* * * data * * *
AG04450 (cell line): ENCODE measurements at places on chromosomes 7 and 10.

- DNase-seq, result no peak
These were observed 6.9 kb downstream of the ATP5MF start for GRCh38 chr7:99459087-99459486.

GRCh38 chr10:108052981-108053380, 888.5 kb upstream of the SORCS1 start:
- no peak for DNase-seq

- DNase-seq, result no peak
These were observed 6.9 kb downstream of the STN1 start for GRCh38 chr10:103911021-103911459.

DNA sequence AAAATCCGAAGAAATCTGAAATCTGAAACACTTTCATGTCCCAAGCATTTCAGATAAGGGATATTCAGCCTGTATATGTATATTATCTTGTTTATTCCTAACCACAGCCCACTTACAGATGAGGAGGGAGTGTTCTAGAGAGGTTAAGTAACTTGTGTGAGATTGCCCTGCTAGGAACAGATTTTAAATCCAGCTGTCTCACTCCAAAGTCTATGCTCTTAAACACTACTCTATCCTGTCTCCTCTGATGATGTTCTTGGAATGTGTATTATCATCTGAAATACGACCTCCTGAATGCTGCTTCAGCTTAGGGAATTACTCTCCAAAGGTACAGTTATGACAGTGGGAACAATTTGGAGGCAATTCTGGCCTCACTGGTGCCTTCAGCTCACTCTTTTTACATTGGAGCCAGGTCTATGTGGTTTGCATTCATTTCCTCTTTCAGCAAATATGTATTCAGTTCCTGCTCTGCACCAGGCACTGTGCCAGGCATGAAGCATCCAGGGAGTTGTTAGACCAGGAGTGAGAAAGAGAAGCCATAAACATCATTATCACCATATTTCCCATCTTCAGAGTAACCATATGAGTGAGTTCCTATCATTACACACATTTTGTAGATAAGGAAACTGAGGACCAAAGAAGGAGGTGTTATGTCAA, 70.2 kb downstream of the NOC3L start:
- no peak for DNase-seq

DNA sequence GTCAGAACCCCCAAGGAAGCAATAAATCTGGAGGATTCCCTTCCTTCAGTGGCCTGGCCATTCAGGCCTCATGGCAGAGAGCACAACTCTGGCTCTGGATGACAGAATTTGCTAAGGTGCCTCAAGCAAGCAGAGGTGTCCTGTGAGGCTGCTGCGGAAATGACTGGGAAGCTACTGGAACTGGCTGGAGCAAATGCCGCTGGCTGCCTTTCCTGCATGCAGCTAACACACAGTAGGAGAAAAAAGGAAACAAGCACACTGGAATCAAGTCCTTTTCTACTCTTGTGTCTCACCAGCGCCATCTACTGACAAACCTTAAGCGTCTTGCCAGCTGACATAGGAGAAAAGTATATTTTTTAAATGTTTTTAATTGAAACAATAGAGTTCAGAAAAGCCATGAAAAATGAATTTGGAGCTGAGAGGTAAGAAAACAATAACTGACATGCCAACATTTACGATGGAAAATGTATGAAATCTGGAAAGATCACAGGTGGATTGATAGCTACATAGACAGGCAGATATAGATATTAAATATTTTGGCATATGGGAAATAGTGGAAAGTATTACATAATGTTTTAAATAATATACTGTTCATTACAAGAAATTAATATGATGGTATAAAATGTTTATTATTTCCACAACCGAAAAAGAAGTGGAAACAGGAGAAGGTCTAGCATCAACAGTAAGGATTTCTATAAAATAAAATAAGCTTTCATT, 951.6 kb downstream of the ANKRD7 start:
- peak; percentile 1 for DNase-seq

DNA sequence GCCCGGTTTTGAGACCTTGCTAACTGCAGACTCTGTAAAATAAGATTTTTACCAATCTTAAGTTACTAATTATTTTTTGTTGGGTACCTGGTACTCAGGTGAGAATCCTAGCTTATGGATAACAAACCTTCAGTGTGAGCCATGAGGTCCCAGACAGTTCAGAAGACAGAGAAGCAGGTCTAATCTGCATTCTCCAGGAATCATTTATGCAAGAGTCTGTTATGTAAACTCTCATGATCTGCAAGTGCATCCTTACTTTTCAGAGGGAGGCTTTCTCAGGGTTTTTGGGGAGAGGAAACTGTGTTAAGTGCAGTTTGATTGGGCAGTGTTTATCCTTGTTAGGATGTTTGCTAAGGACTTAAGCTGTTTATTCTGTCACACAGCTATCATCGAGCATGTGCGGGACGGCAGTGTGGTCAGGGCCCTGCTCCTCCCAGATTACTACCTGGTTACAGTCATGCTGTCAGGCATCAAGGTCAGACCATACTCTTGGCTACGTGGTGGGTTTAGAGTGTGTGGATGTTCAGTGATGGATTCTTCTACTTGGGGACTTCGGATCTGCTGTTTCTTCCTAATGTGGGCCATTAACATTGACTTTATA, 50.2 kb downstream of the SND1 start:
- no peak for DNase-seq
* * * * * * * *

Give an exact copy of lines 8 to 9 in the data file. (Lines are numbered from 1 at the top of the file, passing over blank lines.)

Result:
DNA sequence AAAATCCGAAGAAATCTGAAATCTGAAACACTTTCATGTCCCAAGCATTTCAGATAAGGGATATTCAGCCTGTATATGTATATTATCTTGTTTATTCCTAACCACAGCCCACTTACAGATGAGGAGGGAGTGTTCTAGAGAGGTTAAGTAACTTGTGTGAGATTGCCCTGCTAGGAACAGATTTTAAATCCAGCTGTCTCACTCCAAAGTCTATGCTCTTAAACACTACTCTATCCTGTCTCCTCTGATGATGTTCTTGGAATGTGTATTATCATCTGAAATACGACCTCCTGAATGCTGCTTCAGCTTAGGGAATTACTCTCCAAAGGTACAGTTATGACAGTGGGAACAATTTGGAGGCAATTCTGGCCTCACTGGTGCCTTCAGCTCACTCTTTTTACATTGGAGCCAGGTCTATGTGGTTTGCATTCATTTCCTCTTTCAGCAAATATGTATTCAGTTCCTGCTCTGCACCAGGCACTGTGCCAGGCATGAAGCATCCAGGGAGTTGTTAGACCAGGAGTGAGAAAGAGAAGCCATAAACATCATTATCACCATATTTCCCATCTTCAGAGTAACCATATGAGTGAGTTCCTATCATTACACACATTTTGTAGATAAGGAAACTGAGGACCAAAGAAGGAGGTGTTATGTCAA, 70.2 kb downstream of the NOC3L start:
- no peak for DNase-seq